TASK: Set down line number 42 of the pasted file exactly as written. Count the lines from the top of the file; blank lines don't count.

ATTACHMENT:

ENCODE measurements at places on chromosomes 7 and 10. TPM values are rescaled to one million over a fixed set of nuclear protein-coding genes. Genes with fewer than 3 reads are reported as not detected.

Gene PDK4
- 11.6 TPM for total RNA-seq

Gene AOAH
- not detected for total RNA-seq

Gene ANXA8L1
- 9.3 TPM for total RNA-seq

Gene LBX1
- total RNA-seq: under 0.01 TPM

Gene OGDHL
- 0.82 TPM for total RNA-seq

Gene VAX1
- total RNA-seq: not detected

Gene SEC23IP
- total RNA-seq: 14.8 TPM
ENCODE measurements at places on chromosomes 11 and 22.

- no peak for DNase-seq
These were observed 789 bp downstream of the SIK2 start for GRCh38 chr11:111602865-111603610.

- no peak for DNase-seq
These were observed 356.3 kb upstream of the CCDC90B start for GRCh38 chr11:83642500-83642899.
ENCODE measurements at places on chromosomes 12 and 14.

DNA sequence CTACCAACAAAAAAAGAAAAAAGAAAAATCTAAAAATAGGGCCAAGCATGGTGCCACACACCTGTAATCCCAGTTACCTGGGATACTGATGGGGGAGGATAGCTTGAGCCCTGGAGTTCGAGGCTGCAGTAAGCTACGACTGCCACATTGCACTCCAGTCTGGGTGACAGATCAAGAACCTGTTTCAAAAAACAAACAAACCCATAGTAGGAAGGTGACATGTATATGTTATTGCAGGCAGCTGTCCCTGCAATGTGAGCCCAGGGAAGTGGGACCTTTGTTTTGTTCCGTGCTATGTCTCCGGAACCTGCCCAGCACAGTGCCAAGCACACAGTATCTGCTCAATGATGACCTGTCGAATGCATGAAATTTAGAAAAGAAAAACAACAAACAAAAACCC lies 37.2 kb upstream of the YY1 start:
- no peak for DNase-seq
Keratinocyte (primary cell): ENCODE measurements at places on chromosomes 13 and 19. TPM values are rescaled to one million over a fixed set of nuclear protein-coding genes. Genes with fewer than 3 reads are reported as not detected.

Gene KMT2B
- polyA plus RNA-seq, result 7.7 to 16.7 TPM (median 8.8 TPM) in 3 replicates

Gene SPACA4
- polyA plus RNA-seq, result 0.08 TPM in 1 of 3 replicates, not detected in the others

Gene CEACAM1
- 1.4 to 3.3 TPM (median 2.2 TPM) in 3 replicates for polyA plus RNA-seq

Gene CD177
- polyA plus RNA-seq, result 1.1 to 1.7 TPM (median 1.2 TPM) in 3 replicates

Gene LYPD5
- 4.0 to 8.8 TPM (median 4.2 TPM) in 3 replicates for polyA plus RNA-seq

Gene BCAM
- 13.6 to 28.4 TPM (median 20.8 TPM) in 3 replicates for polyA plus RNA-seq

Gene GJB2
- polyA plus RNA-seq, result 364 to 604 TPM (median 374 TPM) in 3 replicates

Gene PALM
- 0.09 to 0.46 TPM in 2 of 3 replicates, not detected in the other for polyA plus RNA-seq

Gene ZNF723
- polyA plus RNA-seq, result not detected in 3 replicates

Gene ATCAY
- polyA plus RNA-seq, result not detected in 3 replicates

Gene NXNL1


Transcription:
- polyA plus RNA-seq, result not detected in 3 replicates